Eskil Rønningsbakken is an extreme artist. Rønningsbakken performs balancing feats at the tops of lethal drops, such as canyons and cliffs. He practices yoga, meditation, and breathing techniques to stay focused. He joined the circus at the age of 18, but has been practicing in various forms since the age of five.
Rønningsbakken joined the circus at the age of 18, but has been practicing in various forms since the age of five, where, as the youngest of three children, he spent his time in the Norwegian countryside climbing trees and playing on rooftops. At an early age, when watching television, he was inspired by footage of an Indian yogi balancing, and decided to devote himself to the art.He later improved his craft under the tutelage of Moscow State Circus trainer Peter Jakob.
Rønningsbakken is currently working with a film crew, creating a documentary to be shown in Scandinavia.To allow filmmakers to obtain enough shots, he often had to perform the feats dozens of times.He has also begun to teach others his techniques, such as Kenyan student Moses Wepukhuli.Rønningsbakken has visited the slums of Nairobi in the hopes of inspiring lifelong confidence in the youth by teaching them acrobatics.
Rønningsbakken’s current goal is to perform a one-handed handstand at the top of the Burj Khalifa in Dubai, which, as of January 2010, was the tallest man-made structure ever built.Explaining his motives, he says, “When you only have five fingers touching the building, you feel like you are flying. “Experts expect wind speed will affect his ability to perform safely, as the building sways slightly in high winds.
Eskil Ronningsbakken, 30, balances on the edge of a plunging cliff face at 1,400 metres – on a unicycle
Eskil performs a handstand at the observation platform over Trollstigen in Norway…
Eskil balances on a stack of chairs perched on a rock which is lodged over a 1,000m gap in Kjeragbolten, Rogaland, Norway…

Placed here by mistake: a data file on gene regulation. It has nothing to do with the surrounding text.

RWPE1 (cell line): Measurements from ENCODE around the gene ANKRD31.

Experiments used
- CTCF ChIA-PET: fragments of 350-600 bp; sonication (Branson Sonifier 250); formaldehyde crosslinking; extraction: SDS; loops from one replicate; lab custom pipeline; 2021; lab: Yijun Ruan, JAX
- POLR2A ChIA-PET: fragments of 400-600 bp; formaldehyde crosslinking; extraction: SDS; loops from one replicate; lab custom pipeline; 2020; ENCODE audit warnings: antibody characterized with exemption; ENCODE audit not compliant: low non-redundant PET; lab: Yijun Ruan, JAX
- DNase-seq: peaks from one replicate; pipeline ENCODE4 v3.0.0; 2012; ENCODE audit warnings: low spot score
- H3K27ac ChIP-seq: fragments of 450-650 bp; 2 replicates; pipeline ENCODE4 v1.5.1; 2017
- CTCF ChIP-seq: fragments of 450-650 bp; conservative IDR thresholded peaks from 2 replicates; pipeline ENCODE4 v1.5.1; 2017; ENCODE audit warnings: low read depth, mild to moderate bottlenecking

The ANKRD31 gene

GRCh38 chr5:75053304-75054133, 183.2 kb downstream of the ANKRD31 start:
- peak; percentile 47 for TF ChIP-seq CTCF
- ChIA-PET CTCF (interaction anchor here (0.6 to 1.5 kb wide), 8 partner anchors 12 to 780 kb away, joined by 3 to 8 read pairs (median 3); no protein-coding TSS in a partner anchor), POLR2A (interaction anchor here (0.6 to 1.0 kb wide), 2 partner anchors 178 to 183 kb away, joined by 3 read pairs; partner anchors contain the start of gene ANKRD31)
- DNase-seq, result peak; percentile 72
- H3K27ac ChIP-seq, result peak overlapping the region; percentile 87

…Eskil prepares to balance on a stack of chairs on a rock which is lodged over a 1,000m gap in Kjeragbolten
Eskil has also been training others how to make bold shapes at dangerous spots. Here he performs with Moses Wepukhuli, 25, from Kenya, and one of Eskil’s students. This was the first time Moses has performed at that height, and has been under Eskil’s supervision since January 2009
Describing his performances as ‘expressions of art’, Eskil is currently touring with a team of 10 people as part of a documentary about his incredible achievements. The crew have been visiting some of Eskil’s playgrounds, recording brand new stunts for the first time – like the unicycle at Trollveggen mountain – and improving on old performances for camera
January 2, 2010: Eskil Ronningsbaken balances on a stack of chairs over Geirangerfjord in Geiranger, Norway
September 6, 2009: Eskil Ronningsbaken balancing over Geirangerfjord…
…Eskil at the site of the stunt in September 2009
Eskil Ronningsbakken does a one-handed handstand as he balances on the edge of a 304m high cliff edge in Norway with one of his assistants
Eskil balances on a ice cube over a huge waterfall
Eskil Ronningsbakken balances on the edge of a cliff in Norway as a man points a fake gun at him. This picture was taken as part of an advertising campaign for the Norwegian police about risk taking…
…A close-up of the gun stunt
April 2009: Eskil Ronningsbakken balancing on a chair on a pole above the Kjaerag Bolten rock in Norway…
April 2009: Eskil Ronningsbakken stands on a steel ring on the edge of a 1,000 metre high cliff in Kjaerag, Stavanger
April 2009: A near-naked Eskil pushes a bicycle along a tightrope over Lysefjorden fjord in Stavanger. Rough winds and extreme weather conditions added to the extreme nature of the stunt and the whole thing almost went wrong when winds from below nearly tipped him over
Source Via Telegraph
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